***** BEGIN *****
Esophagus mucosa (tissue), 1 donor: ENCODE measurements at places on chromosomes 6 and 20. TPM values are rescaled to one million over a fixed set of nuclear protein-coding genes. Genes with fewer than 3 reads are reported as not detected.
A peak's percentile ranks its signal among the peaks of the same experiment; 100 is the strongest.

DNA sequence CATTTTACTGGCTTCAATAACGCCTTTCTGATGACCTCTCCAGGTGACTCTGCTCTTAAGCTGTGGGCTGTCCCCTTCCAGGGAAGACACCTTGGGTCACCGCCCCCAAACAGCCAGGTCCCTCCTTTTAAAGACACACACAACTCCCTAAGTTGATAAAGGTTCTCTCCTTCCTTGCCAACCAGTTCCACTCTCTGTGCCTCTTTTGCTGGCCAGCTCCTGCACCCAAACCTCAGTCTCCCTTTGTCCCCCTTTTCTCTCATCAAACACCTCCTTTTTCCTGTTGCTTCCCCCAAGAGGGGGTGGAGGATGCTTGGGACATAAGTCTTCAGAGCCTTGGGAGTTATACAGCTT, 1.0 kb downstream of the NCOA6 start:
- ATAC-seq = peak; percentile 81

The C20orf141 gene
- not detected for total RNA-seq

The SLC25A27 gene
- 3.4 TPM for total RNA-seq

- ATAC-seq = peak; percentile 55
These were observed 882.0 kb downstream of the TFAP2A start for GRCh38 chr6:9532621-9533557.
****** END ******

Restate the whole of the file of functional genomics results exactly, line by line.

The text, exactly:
Esophagus mucosa (tissue), 1 donor: ENCODE measurements at places on chromosomes 6 and 20. TPM values are rescaled to one million over a fixed set of nuclear protein-coding genes. Genes with fewer than 3 reads are reported as not detected.
A peak's percentile ranks its signal among the peaks of the same experiment; 100 is the strongest.

DNA sequence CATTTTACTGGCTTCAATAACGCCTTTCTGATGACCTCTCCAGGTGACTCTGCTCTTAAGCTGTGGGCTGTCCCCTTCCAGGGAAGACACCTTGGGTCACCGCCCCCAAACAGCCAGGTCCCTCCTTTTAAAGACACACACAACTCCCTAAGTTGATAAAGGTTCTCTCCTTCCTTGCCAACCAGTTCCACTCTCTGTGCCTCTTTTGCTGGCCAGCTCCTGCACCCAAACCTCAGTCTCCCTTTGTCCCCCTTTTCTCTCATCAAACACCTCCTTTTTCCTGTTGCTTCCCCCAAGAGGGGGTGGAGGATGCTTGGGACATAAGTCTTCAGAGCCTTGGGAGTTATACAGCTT, 1.0 kb downstream of the NCOA6 start:
- ATAC-seq = peak; percentile 81

The C20orf141 gene
- not detected for total RNA-seq

The SLC25A27 gene
- 3.4 TPM for total RNA-seq

- ATAC-seq = peak; percentile 55
These were observed 882.0 kb downstream of the TFAP2A start for GRCh38 chr6:9532621-9533557.